I was wondering what link exists between Mastered for iTunes files and iTunes Match. If you rip a CD, and match it, will you get Mastered for iTunes files, which are currently sold on the iTunes Store (if available), or will you get equivalents of the CD’s ripped files? Since Apple says there’s a difference between the two, how do they handle this?

When you purchase a Mastered for iTunes file, there’s information in the file telling you this. You can see this by selecting a file, pressing Command-I (on Mac) or Control-I (on Windows, then viewing the Summary tab. The Mastered for iTunes badge below shows you that you have premium files.

006.png

If you rip a CD, match it, then download one of the files from the cloud, you don’t ever see the Mastered for iTunes badge. I have a handful of CDs for which only Mastered for iTunes files are available from the iTunes Store (these are new releases where labels only provide files for this format). I added them to my iTunes Match account, matched them, deleted my originals, then downloaded the matched files. I compared them with my original rips (using the methods described below), and saw that these files were not the same; I was clearly getting the Mastered for iTunes files from iTunes Match. But the files don’t display the Mastered for iTunes badge.

Read more

Apple Refunds Purchasers of Split Breaking Bad Season 5

breaking-bad-season-52.pngI recently wrote about how Apple had split the final season of Breaking Bad into two parts to get people who had paid for season five last year to pay again. Shortly after I posted that article, someone filed a class action lawsuit against Apple for this deceptive practice.

As I pointed out, AMC, the network which airs Breaking Bad, and the actors and creator of the show, have always referred to the second part of the fifth season as part of season 5, but Apple was selling it as Breaking Bad, The Final Season.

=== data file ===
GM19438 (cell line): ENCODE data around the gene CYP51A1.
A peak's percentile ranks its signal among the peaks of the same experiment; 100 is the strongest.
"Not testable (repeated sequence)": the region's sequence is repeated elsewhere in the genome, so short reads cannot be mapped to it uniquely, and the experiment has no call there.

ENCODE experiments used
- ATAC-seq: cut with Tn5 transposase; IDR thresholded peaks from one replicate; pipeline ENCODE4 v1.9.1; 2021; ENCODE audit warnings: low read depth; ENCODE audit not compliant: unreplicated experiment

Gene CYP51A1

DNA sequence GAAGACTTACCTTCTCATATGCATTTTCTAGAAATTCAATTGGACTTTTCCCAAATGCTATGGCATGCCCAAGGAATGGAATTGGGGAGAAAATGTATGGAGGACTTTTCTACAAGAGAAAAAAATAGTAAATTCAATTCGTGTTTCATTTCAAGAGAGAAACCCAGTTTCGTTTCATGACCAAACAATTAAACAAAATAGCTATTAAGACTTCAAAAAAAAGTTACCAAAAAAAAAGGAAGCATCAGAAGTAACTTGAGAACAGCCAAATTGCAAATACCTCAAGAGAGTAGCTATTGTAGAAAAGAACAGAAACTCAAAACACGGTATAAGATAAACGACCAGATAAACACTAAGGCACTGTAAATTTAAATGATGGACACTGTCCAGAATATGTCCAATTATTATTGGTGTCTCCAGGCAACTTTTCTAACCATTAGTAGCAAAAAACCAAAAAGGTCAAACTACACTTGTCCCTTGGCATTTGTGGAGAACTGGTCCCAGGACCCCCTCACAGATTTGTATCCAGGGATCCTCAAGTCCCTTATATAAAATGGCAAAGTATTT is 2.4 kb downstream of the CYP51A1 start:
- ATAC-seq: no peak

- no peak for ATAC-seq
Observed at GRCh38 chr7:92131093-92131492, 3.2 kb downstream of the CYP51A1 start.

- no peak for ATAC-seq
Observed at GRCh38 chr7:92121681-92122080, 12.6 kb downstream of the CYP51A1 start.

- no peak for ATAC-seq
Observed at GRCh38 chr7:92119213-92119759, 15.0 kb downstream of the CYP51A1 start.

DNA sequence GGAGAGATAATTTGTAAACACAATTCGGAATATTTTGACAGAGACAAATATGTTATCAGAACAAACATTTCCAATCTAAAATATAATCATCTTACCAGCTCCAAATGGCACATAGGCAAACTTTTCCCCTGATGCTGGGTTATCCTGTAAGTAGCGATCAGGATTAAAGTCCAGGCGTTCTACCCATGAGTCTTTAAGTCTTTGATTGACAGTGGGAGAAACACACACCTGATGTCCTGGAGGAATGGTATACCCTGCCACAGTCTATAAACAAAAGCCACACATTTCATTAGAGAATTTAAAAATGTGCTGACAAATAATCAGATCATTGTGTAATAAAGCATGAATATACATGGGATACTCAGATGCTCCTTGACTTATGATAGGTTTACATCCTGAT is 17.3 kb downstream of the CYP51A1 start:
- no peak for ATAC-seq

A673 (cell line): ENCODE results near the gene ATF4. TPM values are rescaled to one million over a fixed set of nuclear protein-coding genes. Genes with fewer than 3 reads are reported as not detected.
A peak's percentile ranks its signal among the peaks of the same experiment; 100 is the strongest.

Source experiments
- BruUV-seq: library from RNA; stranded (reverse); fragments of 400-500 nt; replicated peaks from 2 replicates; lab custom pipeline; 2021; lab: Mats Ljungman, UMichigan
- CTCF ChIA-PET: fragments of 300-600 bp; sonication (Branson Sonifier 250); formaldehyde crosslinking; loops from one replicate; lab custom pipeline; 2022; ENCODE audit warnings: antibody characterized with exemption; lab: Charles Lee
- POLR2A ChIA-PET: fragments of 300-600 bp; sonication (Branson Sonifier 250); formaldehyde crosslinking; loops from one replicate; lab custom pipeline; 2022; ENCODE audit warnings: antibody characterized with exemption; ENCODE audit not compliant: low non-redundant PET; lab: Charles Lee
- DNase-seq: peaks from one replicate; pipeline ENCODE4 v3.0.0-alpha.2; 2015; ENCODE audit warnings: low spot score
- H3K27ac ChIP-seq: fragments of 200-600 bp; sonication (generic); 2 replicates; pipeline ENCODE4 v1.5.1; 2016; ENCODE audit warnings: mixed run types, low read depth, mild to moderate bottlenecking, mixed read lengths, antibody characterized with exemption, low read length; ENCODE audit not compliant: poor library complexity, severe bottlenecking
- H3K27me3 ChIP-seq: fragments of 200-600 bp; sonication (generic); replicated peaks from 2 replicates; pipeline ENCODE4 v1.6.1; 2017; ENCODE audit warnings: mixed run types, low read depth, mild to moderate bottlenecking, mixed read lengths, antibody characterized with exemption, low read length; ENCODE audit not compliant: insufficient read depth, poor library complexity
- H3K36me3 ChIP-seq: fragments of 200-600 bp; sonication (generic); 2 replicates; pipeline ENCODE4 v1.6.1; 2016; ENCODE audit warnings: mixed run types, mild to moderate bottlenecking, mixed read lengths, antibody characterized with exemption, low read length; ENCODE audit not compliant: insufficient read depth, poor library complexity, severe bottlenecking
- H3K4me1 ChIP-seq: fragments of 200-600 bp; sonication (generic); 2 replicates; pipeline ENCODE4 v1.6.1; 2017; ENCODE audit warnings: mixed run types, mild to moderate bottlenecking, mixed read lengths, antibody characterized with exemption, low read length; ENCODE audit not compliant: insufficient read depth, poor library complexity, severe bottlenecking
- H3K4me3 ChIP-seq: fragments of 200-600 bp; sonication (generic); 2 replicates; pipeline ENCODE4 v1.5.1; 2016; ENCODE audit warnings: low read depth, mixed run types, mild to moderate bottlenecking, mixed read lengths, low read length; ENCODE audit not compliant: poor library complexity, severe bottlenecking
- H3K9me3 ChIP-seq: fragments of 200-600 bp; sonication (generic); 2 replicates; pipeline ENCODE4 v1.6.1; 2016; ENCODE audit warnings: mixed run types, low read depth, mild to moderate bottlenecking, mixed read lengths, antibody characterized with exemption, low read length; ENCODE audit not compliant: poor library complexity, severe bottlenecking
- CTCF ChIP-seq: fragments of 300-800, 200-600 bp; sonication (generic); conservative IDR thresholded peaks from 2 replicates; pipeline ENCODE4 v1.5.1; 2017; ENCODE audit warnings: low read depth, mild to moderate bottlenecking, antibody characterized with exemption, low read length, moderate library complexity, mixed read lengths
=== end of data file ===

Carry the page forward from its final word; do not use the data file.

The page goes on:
I today received the following email from iTunes Support:

“We apologize for any confusion the naming of “Season 5” and “The Final Season” of Breaking Bad might have caused you. While the names of the seasons and episodes associated with them were not chosen by iTunes, we’d like to offer you “The Final Season” on us by providing you with the iTunes code below in the amount of $22.99. This credit can also be used for any other content on the iTunes Store. Thank you for your purchase.”

Whether or not Apple intended to deceive purchasers, the point remains that the description of the season pass for season 5, which you can see to the left, made it clear that this season pass included all episodes of season 5. I don’t think this was Apple’s fault, but they will certainly need to rethink their wording for season passes. Breaking Bad is not the only series that has been split like this, and I’m sure others will complain about not receiving what they expected from a season pass.

In any case, I welcome Apple’s resolution of this issue.

iWant: Searches by Label on the iTunes Store

001.pngThere’s a small change Apple could make to help listeners find more music on the iTunes Store. They could allow customers to search by record label. And, they should set up their listings so you can click on the name of a label to find all of its releases.

As you can see here, each album shows the name of the record label; here it’s Mode Records. I like the music of Morton Feldman (you might want to check out his astounding 6-hour String Quartet No. 2), and would like to see which other recordings the same label has released. Especially since a search for this recording by the composer’s full name – Morton Feldman – does not find it; you have to search for “Feldman string quartet.”

I’d like to be able to see the latest releases from the classical labels I like a lot: Hyperion Records, Naxos Records, Harmonia Mundi, and others. And when I come across an interesting new recording, I’d like to see what else that label has released. Because record companies – other than the majors – have personalities, and their catalogues reflect those personalities.